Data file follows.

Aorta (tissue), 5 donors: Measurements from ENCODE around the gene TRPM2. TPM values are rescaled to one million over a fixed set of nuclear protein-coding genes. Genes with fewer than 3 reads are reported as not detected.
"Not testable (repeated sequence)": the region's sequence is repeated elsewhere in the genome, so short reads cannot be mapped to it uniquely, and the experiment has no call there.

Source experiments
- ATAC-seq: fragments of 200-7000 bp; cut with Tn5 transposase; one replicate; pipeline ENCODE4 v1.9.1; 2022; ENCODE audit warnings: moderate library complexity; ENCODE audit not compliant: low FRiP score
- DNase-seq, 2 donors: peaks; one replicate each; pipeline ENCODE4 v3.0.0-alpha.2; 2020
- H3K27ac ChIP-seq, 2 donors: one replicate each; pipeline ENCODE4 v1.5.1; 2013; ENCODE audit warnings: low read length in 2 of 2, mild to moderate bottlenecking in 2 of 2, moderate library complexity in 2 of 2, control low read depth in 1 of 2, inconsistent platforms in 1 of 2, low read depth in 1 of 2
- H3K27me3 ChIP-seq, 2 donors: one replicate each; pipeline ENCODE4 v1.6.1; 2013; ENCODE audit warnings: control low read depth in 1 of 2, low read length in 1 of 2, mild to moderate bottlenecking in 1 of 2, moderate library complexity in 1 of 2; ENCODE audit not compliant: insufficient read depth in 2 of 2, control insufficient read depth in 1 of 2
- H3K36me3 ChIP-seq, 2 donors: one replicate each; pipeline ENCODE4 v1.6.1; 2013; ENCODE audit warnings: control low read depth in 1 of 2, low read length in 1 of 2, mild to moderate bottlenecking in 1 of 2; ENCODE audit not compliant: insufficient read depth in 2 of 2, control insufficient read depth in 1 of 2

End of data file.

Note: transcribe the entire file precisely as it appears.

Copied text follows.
Aorta (tissue), 5 donors: Measurements from ENCODE around the gene TRPM2. TPM values are rescaled to one million over a fixed set of nuclear protein-coding genes. Genes with fewer than 3 reads are reported as not detected.
"Not testable (repeated sequence)": the region's sequence is repeated elsewhere in the genome, so short reads cannot be mapped to it uniquely, and the experiment has no call there.

Source experiments
- ATAC-seq: fragments of 200-7000 bp; cut with Tn5 transposase; one replicate; pipeline ENCODE4 v1.9.1; 2022; ENCODE audit warnings: moderate library complexity; ENCODE audit not compliant: low FRiP score
- DNase-seq, 2 donors: peaks; one replicate each; pipeline ENCODE4 v3.0.0-alpha.2; 2020
- H3K27ac ChIP-seq, 2 donors: one replicate each; pipeline ENCODE4 v1.5.1; 2013; ENCODE audit warnings: low read length in 2 of 2, mild to moderate bottlenecking in 2 of 2, moderate library complexity in 2 of 2, control low read depth in 1 of 2, inconsistent platforms in 1 of 2, low read depth in 1 of 2
- H3K27me3 ChIP-seq, 2 donors: one replicate each; pipeline ENCODE4 v1.6.1; 2013; ENCODE audit warnings: control low read depth in 1 of 2, low read length in 1 of 2, mild to moderate bottlenecking in 1 of 2, moderate library complexity in 1 of 2; ENCODE audit not compliant: insufficient read depth in 2 of 2, control insufficient read depth in 1 of 2
- H3K36me3 ChIP-seq, 2 donors: one replicate each; pipeline ENCODE4 v1.6.1; 2013; ENCODE audit warnings: control low read depth in 1 of 2, low read length in 1 of 2, mild to moderate bottlenecking in 1 of 2; ENCODE audit not compliant: insufficient read depth in 2 of 2, control insufficient read depth in 1 of 2